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Author Topic: How much power does a transeiver need?  (Read 3074 times)
LB5KE
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« on: March 24, 2012, 10:16:42 AM »

Many 100 watt transceiver specs are 20 amp (12 volt) input. I am currently using a power supply that are rated to give 15amp continuous. It doesn't have a max rating like many power supply has. I am not sure of what the consequences of having a littel current deficit. But i guess that 20A input is peak? Will i loose a little power or will my tone/voice sound distorted? I have a new 125watt VX-1700, and the spec are 24 amp. So i suppose i need a new power.


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AA4PB
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« Reply #1 on: March 24, 2012, 10:34:44 AM »

You can't assume that a 15A maximum rating equates to 20A peak. It all depends on the power supply design. What happens if you draw more than the maximum rating is also dependent on the particular design. Some power supplies will "trip" off with over-current. Some of those will reset automatically and some will require a manual reset. Some will drop the output voltage in an effort to limit the current and that will generally cause distortion in your transmit signal. Some may not protect themselves and over-current may result in component failure. Failure of a pass transistor (if the supply doesn't include a crowbar circuit) will usually apply too much voltage (perhaps 25VDC) to the radio which will usually cause components in the radio to fail.

The bottom line is that you really want a supply that is never overloaded by the radio.
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K8AG
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« Reply #2 on: March 24, 2012, 10:36:57 AM »

But in reality if you can turn your rig down a bit you may find the 50W is all you need to work the world.  Until you know your supply can handle 20A peak, consider a bit less output on transmit.

72, 73, JP, K8AG
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AA4PB
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« Reply #3 on: March 24, 2012, 10:45:32 AM »

Yes, you can certainly reduce the RF power output in order to reduce the current drawn by the radio. You've got to be really careful with SSB however because simply talking louder into the microphone can increase the peak current. If you use any metering like a current meter or wattmeter you've got to be sure that it is capable of reading "peak" values. Many meters read "average" values which are much lower than "peak" on SSB voice.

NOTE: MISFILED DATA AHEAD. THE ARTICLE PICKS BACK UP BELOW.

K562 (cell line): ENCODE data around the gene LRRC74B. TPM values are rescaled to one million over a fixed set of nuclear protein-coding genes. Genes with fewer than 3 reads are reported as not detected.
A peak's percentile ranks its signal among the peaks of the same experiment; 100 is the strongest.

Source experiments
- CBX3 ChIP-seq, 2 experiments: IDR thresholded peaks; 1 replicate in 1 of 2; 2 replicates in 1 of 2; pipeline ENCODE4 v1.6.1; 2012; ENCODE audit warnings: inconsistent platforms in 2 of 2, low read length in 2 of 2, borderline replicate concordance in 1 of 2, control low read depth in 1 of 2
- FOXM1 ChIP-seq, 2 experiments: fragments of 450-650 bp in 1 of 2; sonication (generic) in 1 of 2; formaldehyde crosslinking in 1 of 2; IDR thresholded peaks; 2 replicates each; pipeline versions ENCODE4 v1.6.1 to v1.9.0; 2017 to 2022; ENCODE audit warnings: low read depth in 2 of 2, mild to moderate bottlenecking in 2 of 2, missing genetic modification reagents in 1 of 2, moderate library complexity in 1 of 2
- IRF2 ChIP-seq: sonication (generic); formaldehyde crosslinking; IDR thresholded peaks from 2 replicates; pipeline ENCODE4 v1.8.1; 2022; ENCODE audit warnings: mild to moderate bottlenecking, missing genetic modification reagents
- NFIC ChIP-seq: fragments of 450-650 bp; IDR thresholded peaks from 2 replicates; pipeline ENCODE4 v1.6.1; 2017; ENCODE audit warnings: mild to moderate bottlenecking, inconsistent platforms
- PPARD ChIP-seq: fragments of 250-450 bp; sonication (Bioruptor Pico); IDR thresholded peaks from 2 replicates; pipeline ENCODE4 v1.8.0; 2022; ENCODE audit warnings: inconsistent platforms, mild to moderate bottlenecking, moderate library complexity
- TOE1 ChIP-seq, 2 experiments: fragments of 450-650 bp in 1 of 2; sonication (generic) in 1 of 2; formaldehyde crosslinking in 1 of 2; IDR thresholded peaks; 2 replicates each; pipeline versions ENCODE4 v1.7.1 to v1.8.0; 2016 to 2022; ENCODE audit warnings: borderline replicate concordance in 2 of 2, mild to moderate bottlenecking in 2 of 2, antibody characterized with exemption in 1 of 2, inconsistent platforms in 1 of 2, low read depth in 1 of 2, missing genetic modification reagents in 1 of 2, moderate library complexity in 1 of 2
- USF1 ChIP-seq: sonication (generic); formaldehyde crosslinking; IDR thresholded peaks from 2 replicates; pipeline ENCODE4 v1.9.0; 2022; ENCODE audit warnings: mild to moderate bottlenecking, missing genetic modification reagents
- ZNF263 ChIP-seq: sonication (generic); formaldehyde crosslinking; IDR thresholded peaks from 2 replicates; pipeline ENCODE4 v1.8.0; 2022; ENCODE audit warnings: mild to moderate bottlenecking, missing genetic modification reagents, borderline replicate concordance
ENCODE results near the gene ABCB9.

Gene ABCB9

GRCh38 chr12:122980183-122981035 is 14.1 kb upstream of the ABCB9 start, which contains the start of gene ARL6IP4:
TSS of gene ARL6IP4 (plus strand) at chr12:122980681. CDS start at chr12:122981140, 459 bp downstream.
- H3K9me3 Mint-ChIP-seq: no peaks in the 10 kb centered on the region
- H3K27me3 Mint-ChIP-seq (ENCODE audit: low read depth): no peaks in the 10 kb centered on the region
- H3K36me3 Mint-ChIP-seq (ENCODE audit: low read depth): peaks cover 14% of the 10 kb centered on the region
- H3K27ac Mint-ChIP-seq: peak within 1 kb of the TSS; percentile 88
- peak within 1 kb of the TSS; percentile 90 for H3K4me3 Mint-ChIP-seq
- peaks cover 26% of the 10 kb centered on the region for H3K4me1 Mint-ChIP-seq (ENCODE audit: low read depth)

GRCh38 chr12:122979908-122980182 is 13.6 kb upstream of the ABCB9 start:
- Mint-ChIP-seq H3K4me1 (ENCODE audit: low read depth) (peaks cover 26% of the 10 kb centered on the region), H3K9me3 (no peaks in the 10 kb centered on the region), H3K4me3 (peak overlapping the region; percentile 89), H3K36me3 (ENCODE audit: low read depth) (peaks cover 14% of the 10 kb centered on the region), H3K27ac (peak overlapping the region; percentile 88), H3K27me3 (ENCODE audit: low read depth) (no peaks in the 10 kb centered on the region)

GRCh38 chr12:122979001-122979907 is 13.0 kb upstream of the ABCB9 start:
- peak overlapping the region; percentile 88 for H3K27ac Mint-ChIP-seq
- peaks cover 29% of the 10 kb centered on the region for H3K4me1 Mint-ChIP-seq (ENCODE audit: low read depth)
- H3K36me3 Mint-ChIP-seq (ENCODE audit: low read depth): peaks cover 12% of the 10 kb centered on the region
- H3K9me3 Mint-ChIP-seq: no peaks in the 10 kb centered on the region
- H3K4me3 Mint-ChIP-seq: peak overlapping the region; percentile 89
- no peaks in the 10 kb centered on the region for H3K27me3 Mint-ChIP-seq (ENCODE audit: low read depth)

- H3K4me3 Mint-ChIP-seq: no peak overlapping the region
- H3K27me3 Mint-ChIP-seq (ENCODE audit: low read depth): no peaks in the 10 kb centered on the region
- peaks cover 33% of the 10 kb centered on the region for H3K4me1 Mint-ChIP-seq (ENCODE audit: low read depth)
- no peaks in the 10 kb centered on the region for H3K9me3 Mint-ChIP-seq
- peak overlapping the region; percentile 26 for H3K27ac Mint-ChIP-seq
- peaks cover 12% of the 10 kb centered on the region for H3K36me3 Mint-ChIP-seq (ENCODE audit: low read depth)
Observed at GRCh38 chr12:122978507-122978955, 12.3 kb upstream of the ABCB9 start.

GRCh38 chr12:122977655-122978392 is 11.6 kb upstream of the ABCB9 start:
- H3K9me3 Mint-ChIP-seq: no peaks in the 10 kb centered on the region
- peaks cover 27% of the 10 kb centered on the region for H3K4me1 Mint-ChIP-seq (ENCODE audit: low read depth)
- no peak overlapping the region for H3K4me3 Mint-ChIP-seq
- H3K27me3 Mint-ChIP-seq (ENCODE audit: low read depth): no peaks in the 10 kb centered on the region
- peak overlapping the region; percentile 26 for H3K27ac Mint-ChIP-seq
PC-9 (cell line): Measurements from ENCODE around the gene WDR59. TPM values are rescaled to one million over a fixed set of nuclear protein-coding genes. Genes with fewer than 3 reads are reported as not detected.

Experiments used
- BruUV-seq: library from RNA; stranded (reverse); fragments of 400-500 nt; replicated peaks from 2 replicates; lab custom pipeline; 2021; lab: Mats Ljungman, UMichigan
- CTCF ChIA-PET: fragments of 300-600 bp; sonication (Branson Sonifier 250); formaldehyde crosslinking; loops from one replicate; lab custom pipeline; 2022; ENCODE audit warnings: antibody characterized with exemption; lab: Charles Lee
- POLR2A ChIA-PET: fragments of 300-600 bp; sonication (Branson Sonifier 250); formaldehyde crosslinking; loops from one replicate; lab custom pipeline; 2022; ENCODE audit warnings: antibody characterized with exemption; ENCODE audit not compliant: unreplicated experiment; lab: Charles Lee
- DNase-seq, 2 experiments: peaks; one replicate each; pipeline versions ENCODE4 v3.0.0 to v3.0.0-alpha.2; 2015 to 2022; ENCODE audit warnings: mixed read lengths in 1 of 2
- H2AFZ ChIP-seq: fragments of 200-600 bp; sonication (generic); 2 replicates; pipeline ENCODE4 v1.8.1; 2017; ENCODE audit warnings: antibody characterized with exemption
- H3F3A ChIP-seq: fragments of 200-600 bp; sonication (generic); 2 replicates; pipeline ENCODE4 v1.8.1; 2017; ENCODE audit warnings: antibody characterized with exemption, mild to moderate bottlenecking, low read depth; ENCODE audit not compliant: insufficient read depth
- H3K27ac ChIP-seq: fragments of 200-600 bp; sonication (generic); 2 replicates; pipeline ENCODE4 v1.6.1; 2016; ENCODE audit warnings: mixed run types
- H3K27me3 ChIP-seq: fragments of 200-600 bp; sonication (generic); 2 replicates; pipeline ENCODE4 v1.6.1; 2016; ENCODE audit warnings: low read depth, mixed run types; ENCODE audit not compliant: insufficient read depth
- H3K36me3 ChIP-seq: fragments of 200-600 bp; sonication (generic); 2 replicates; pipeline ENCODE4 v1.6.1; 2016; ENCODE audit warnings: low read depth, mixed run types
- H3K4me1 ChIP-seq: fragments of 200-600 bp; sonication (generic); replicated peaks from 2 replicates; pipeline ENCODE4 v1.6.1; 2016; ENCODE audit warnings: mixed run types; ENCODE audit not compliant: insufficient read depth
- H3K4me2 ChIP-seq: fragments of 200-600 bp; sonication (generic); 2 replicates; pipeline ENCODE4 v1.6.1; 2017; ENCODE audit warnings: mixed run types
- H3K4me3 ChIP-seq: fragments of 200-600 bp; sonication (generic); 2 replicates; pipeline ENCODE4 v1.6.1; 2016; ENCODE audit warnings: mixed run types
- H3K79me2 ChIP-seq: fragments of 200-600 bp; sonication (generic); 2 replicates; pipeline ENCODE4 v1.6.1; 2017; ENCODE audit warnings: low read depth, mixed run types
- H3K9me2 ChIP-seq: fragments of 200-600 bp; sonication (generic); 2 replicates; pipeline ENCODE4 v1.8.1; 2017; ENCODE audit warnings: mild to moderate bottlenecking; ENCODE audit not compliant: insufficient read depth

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ONAIR
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« Reply #4 on: March 24, 2012, 03:14:22 PM »

With that PS, you can probably run around 65 Watts on SSB with no issues.  When conditions are right, you can work the world with less than 25 Watts.
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W8JX
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« Reply #5 on: March 24, 2012, 04:01:30 PM »

But in reality if you can turn your rig down a bit you may find the 50W is all you need to work the world.  Until you know your supply can handle 20A peak, consider a bit less output on transmit.

72, 73, JP, K8AG



My Kenwood draws less than 18 amps at 100 watts out. Also all power supply's have a continuous and intermittent rating (usually 50% duty cycle for this) that is usually 25 to 35% more than continuous rating. SSB is low duty cycle on a power supply so I would really not worry about reducing power if you do not want to.
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KD8DEY
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« Reply #6 on: March 24, 2012, 04:04:32 PM »

1 read the manual for the radio
2 read the manual/Specs for the power supply
3 compare

If Radio needs more peak power than Power supply peak rating
A reduce TX power
or
B Buy Bigger Supply

Hope this helps.
(Just yanking your chain) Smiley

More seriously, I have read that for good performance on SSB that supply voltage shouldn't drop by more than 5%

So for a "12v" supply (13.8V) if voltage drops below 13.11v I would cut back on the TX power setting.....

BTW You never mentioned what supply you are referring to

PS
I just looked up the radio pdf.
They recommend a 25 amp continuous (minimum 22 amp) supply. If you have a Astron or similar 723 based supply maybe you can do the floating battery mod and draw the needed current from the battery??
« Last Edit: March 24, 2012, 04:31:50 PM by KD8DEY » Logged
HB9PJT
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« Reply #7 on: March 24, 2012, 04:55:39 PM »

For SSB voice mode a 15 Amps power supply is adequate for 125 watt output power. But for FM or CW you need more. You can check that for examply by reading the data sheet of the commercial radio Micom 2BF which makes 125 watt HF and is rated with 13 Amps for voice mode.